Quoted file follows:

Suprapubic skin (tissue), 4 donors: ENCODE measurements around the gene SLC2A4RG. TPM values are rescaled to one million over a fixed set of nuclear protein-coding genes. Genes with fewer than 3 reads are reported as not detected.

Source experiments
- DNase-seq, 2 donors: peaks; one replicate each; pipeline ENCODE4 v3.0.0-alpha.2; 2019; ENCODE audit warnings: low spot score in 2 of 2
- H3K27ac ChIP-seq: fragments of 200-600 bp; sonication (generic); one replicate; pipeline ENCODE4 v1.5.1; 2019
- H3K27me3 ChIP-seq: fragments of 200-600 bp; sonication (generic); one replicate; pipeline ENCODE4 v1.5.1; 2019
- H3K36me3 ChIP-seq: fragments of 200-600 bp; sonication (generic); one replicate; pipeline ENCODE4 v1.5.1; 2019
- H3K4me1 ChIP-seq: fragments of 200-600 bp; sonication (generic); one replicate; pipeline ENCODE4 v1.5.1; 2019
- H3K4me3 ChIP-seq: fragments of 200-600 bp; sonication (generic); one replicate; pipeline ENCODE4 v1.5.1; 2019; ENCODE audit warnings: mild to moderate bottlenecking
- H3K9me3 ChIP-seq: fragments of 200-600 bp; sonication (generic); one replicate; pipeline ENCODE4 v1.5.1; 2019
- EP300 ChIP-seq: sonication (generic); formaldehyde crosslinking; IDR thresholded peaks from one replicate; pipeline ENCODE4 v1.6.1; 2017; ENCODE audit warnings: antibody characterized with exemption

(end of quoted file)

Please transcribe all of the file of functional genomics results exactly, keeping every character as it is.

Suprapubic skin (tissue), 4 donors: ENCODE measurements around the gene SLC2A4RG. TPM values are rescaled to one million over a fixed set of nuclear protein-coding genes. Genes with fewer than 3 reads are reported as not detected.

Source experiments
- DNase-seq, 2 donors: peaks; one replicate each; pipeline ENCODE4 v3.0.0-alpha.2; 2019; ENCODE audit warnings: low spot score in 2 of 2
- H3K27ac ChIP-seq: fragments of 200-600 bp; sonication (generic); one replicate; pipeline ENCODE4 v1.5.1; 2019
- H3K27me3 ChIP-seq: fragments of 200-600 bp; sonication (generic); one replicate; pipeline ENCODE4 v1.5.1; 2019
- H3K36me3 ChIP-seq: fragments of 200-600 bp; sonication (generic); one replicate; pipeline ENCODE4 v1.5.1; 2019
- H3K4me1 ChIP-seq: fragments of 200-600 bp; sonication (generic); one replicate; pipeline ENCODE4 v1.5.1; 2019
- H3K4me3 ChIP-seq: fragments of 200-600 bp; sonication (generic); one replicate; pipeline ENCODE4 v1.5.1; 2019; ENCODE audit warnings: mild to moderate bottlenecking
- H3K9me3 ChIP-seq: fragments of 200-600 bp; sonication (generic); one replicate; pipeline ENCODE4 v1.5.1; 2019
- EP300 ChIP-seq: sonication (generic); formaldehyde crosslinking; IDR thresholded peaks from one replicate; pipeline ENCODE4 v1.6.1; 2017; ENCODE audit warnings: antibody characterized with exemption